Advertisement

Research on Language and Computation

, Volume 4, Issue 1, pp 77–109 | Cite as

Syntactic Simplification and Text Cohesion

  • Advaith Siddharthan
Article

Abstract

Syntactic simplification is the process of reducing the grammatical complexity of a text, while retaining its information content and meaning. The aim of syntactic simplification is to make text easier to comprehend for human readers, or process by programs. In this paper, we formalise the interactions that take place between syntax and discourse during the simplification process. This is important because the usefulness of syntactic simplification in making a text accessible to a wider audience can be undermined if the rewritten text lacks cohesion. We describe how various generation issues like sentence ordering, cue-word selection, referring-expression generation, determiner choice and pronominal use can be resolved so as to preserve conjunctive and anaphoric cohesive relations during syntactic simplification and present the results of an evaluation of our syntactic simplification system.

Keywords

anaphoric structure cue-word selection determiner choice discourse structure sentence ordering syntactic simplification text cohesion 

Preview

Unable to display preview. Download preview PDF.

Unable to display preview. Download preview PDF.

References

  1. Canning Y. (2002) Syntactic Simplification of Text. PhD thesis, University of Sunderland, UKGoogle Scholar
  2. Canning Y., Tait J., Archibald J., Crawley R. (2000) Cohesive Generation of Syntactically Simplified Newspaper Text. In Sojka P., Kipecek I., Pala K. (eds). Text, Speech and Dialogue: Third International Workshop (TSD’00). Lecture Notes in Artificial Intelligence 1902. Springer-Verlag, Brno, Czech Republic, pp. 145–150CrossRefGoogle Scholar
  3. Caplan D. (1992) Language: Structure, Processing, and Disorders. MIT Press, Cambridge, MassachusettsGoogle Scholar
  4. Carroll J., Minnen G., Pearce D., Canning Y., Devlin S., Tait J. (1999) Simplifying English text for Language Impaired Readers. Proceedings of the 9th Conference of the European Chapter of the Association for Computational Linguistics (EACL’99). Bergen. Norway, pp. 269–270Google Scholar
  5. Chandrasekar R., Doran C., Srinivas B. (1996) Motivations and Methods for Text Simplification. Proceedings of the 16th International Conference on Computational Linguistics (COLING ’96). Copenhagen, Denmark, pp. 1041–1044.Google Scholar
  6. Chandrasekar R., Srinivas B. (1997) Automatic Induction of Rules for Text Simplification. Knowledge-Based Systems 10:183–190CrossRefGoogle Scholar
  7. Devlin S. (1999) Simplifying Natural Language for Aphasic Readers. PhD thesis, University of Sunderland, UKGoogle Scholar
  8. Grosz B., Joshi A., Weinstein S. (1995) Centering: A Framework for Modelling the Local Coherence of Discourse. Computational Linguistics 21(2):203–226Google Scholar
  9. Grosz B., Sidner C. (1986) Attention, Intentions, and the Structure of Discourse. Computational Linguistics 12(3):175–204Google Scholar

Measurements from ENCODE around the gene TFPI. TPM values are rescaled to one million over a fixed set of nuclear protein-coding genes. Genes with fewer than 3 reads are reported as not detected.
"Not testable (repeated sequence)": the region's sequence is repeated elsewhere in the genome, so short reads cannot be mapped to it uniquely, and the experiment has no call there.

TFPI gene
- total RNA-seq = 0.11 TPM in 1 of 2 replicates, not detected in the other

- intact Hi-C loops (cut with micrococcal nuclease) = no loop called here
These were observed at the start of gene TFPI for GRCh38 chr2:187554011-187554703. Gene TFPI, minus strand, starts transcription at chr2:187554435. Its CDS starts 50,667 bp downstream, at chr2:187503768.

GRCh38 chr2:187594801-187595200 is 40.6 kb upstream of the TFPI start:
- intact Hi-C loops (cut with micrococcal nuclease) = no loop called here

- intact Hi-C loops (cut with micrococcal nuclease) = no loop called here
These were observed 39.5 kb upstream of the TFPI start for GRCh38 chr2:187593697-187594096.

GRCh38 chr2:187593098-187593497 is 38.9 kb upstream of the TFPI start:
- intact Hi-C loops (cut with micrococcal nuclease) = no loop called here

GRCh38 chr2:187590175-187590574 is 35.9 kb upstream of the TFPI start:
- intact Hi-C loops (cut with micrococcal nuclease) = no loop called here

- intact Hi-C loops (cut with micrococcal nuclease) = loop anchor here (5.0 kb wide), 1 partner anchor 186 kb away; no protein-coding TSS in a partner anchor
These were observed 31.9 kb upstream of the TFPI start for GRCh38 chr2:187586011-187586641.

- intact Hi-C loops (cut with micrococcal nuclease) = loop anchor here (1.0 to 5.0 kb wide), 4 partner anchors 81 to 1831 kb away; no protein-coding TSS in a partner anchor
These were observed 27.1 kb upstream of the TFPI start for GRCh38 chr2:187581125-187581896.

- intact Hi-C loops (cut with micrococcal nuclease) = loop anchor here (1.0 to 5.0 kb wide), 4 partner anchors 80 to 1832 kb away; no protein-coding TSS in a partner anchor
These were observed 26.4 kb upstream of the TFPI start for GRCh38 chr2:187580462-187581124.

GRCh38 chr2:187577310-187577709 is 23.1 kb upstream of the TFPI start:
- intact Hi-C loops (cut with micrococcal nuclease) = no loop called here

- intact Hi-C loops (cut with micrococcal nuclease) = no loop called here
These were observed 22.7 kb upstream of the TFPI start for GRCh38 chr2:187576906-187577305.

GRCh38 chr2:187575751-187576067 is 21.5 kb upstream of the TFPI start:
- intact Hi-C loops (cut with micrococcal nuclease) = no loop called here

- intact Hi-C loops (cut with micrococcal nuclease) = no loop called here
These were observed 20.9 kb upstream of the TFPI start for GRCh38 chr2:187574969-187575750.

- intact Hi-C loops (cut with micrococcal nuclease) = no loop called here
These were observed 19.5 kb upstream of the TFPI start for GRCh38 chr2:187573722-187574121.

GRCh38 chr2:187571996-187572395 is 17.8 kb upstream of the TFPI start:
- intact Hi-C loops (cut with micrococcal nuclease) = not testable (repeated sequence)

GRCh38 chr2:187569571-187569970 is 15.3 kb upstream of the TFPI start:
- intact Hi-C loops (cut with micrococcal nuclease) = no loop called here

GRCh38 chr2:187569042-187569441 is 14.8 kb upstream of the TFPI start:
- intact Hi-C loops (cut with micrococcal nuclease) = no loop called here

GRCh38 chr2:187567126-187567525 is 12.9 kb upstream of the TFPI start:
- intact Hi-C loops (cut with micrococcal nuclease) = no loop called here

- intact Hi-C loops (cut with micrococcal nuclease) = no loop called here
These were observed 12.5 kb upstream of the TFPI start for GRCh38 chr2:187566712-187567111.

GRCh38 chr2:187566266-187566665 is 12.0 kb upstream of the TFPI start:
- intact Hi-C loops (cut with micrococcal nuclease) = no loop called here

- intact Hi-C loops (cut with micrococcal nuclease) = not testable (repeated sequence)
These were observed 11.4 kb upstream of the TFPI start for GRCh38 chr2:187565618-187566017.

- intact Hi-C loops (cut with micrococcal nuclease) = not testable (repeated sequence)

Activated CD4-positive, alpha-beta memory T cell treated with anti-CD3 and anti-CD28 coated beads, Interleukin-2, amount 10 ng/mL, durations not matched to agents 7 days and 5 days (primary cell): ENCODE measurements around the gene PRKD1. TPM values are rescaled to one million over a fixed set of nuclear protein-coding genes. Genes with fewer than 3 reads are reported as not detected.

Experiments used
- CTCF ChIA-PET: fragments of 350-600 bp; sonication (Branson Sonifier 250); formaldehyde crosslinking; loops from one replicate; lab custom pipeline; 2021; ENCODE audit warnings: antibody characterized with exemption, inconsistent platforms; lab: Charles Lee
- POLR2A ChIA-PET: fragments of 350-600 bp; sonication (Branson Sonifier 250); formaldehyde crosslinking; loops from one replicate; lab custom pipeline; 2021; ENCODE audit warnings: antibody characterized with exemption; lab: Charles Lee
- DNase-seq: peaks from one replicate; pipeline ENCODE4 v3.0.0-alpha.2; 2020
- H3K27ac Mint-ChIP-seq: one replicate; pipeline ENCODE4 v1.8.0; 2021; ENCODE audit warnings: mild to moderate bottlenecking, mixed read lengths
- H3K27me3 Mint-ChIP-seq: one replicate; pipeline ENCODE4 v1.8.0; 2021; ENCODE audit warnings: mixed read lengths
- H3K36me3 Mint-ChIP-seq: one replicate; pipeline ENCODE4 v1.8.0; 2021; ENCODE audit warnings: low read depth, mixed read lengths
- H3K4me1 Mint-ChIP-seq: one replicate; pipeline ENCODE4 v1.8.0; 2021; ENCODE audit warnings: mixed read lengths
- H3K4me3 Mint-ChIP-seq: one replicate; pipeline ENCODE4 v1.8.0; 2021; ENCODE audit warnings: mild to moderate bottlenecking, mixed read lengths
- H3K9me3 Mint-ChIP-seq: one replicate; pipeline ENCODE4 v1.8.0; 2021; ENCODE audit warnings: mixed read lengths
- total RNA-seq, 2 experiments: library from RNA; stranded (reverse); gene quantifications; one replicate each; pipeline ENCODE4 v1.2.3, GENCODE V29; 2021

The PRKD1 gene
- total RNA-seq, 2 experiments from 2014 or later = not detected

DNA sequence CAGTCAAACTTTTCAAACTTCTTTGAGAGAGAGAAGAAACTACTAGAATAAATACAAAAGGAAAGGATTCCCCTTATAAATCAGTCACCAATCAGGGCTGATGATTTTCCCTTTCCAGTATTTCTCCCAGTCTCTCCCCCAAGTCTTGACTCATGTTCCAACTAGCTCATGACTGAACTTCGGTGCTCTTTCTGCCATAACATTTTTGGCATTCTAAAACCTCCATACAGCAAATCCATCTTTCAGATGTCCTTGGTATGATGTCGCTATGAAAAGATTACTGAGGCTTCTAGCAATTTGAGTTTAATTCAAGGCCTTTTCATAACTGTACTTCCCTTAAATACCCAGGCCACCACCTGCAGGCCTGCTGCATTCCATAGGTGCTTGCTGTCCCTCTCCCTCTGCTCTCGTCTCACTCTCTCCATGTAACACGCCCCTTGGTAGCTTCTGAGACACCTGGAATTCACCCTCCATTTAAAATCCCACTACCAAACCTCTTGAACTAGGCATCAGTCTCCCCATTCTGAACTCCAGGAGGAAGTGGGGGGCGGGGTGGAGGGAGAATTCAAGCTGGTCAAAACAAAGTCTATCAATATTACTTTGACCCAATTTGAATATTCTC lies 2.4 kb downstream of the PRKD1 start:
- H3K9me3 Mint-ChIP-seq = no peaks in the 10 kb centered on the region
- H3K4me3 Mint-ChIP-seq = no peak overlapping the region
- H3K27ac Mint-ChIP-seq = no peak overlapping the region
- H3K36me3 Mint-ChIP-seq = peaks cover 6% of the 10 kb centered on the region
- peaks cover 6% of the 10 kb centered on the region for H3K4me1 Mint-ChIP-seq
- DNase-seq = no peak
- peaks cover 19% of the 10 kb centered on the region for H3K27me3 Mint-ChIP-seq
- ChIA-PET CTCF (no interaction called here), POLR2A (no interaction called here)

10. Grover C., Matheson C., Mikheev A., Moens M. (2000) LT TTT – A Flexible Tokenisation Tool. Proceedings of Second International Conference on Language Resources and Evaluation, Athens, Greece, pp. 1147–1154.Google Scholar
  11. Van Hentenryck P. (1989) Constraint Satisfaction in Logic Programming. MIT Press, MassGoogle Scholar
  12. Mann W.C., Thompson S.A. (1988) Rhetorical Structure Theory: Towards a functional theory of text organization. Text 8(3):243–281Google Scholar
  13. Miller G.A., Beckwith R., Fellbaum C.D., Gross D., Miller K. (1993) Five Papers on WordNet. Technical report. Princeton University, Princeton, NJGoogle Scholar
  14. Parr S. (1993) Aphasia and Literacy. PhD thesis, University of Central England.Google Scholar
  15. Power R. (2000) Planning Texts by Constraint Satisfaction. Proceedings of the 18th International Conference on Computational Linguistics (COLING 2000). Saarbrücken, Germany, pp. 642–648.Google Scholar
  16. Quigley S.P., Paul P.V. (1984) Language and Deafness. College-Hill Press, San DiegoGoogle Scholar
  17. Scott D., de Souza C.S. Getting the Message Across in RST-based Text Generation. In Mellish C., Zock M. (eds.), Current Research in Natural Language Generation. Academic Press pp. 47–73.Google Scholar
  18. Siddharthan A. (2002) Resolving Attachment and Clause Boundary Ambiguities for Simplifying Relative Clause Constructs. Proceedings of the Student Workshop, 40th Meeting of the Association for Computational Linguistics (ACL’02), Philadelphia, USA, pp. 60–65.Google Scholar
  19. Siddharthan A. (2003a) Resolving Pronouns robustly: Plumbing the Depths of Shallowness. Proceedings of the Workshop on Computational Treatments of Anaphora, 11th Conference of the European Chapter of the Association for Computational Linguistics (EACL’03), Budapest, Hungary, pp. 7–14.Google Scholar
  20. Siddharthan A. (2003b) Syntactic Simplification and Text Cohesion. PhD thesis, University of Cambridge, UKGoogle Scholar
  21. Siddharthan A., Copestake A. (2004) Generating Referring Expressions in Open Domains. To appear in Proceedings of the 42th Meeting of the Association for Computational Linguistics Annual Conference (ACL 2004), Barcelona, Spain.Google Scholar
  22. Williams S., Reiter E., Osman L. (2003) Experiments with Discourse-level Choices and Readability. Proceedings of the European Natural Language Generation Workshop (ENLG), 11th Conference of the European Chapter of the Association for Computational Linguistics (EACL’03), Budapest, Hungary, pp. 127–134.Google Scholar

Copyright information

© Springer 2006

Authors and Affiliations

  1. 1.Department of Computer ScienceColumbia UniversityNew YorkUSA

Personalised recommendations